Usually, I have more than one story on my desk at the same time and I’m working on various screenplays in the notes stage at once. That’s why I say this is very different to how screenwriters would work in Hollywood.
Q: Would you enlarge on some of the differences between how you write and how screenwriting is done in Hollywood?
A: I don’t want to sound so dismissive about the way people work in Hollywood, but it would be impossible for me to be a script writer in Hollywood. What I mean is that my stories require a lot of time to simmer. I do write a lot. I type a lot. It has nothing to do with the time I spend. I do type a lot of pages a day. But those stories take a few months to simmer.

I think it’s a question of the natural way in which my stories and my characters and my visualizations take a certain time to mature. And it’s a time that cannot be abridged. So I think professional script writers have a lot less time on their hands. Actually, the way I work is very hand crafted. It’s the way Velazquez would paint his pictures under natural light. I’m not saying that another way of working is not just as valid, but that’s just the way I work. It’s the way I started to work and it’s the way I know how to work. I don’t compare myself to Velazquez. But I write in a very old fashioned way. This is my way of writing.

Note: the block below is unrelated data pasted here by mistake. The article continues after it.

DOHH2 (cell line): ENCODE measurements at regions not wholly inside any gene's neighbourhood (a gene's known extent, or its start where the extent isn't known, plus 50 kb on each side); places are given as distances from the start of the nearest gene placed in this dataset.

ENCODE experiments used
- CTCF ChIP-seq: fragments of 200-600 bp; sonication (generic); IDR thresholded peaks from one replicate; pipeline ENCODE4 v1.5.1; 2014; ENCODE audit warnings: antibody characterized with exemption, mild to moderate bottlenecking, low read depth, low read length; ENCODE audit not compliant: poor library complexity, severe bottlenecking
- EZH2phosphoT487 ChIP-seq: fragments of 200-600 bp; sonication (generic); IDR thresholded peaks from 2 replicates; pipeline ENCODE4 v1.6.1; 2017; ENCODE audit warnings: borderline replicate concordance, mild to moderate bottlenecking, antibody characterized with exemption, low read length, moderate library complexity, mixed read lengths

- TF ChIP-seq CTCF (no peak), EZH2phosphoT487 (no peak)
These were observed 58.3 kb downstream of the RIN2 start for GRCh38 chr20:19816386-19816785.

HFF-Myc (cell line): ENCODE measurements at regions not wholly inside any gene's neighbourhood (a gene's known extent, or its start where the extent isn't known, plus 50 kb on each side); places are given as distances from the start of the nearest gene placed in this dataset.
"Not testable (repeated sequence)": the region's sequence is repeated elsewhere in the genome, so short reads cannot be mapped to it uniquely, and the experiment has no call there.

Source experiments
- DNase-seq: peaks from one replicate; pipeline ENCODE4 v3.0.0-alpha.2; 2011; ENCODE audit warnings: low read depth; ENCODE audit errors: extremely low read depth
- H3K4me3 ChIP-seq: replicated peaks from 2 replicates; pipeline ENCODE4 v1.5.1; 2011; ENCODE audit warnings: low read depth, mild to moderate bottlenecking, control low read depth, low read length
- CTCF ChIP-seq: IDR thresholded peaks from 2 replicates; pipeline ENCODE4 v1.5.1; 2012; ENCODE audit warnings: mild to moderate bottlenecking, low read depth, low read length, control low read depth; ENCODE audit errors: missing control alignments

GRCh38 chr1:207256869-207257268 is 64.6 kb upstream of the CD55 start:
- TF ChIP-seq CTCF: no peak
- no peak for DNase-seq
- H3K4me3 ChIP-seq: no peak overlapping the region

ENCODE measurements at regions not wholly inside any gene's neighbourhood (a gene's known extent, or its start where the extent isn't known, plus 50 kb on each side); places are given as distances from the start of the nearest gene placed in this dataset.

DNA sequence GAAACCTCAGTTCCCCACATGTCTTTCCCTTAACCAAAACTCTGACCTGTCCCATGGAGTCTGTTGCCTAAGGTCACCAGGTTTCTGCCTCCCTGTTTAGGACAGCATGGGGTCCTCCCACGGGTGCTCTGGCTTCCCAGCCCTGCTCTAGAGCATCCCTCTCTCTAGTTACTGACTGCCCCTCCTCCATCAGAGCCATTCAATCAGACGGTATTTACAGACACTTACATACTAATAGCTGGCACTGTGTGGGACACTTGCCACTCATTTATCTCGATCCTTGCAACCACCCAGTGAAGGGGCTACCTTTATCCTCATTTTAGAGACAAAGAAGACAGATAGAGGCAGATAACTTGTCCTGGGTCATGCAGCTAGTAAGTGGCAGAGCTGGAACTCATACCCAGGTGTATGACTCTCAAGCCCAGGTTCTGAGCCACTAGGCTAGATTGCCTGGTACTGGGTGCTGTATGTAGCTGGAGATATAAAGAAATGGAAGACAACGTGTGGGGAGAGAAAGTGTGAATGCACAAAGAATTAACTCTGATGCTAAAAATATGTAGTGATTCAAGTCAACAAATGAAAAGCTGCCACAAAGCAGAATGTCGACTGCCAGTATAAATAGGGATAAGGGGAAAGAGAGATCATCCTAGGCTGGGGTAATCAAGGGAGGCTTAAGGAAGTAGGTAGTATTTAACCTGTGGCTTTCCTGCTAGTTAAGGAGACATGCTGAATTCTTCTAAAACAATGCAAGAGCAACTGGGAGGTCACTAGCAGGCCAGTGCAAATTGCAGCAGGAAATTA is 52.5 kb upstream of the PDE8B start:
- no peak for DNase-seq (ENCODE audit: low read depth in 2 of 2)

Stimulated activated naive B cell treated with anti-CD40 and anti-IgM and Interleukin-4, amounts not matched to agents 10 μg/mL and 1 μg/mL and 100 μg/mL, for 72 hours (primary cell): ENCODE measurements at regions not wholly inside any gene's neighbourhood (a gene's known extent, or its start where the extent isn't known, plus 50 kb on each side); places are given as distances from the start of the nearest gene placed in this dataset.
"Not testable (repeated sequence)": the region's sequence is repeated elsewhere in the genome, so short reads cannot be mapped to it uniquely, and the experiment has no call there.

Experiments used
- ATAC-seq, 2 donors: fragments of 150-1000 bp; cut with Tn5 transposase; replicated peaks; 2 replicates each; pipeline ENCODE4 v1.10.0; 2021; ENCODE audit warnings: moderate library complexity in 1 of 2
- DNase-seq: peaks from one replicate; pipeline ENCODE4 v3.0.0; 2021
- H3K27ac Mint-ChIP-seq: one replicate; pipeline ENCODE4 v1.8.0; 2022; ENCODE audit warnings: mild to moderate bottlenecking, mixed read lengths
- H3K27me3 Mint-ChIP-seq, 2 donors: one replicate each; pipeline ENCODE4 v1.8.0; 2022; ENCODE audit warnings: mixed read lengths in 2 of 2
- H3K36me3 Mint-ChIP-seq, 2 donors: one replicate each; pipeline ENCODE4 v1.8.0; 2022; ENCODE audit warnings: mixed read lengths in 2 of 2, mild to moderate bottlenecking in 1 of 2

Writer-Director Pedro Almodovar on set of his film “Broken Embraces”

Writer-Director Pedro Almodovar on set of his film “Broken Embraces”

Q: When you’re writing, how do you work? For instance, do you use a screenwriting computer program?
A: I write in a computer, but I don’t use any computer program for screenwriters. When I’m taking notes, I take notes anywhere — on newspapers, on any scraps of paper when inspiration might reach me in any situation at any moment. I do put that on to my computer. But when I decide on the story that I’m going to focus on — so for instance now I’m just seeing one story — I do draft that on the computer. And that’s, as it were, the final stage of what will become a script. So I do write stuff on the computer. But I don’t use any specific applications for screenplays.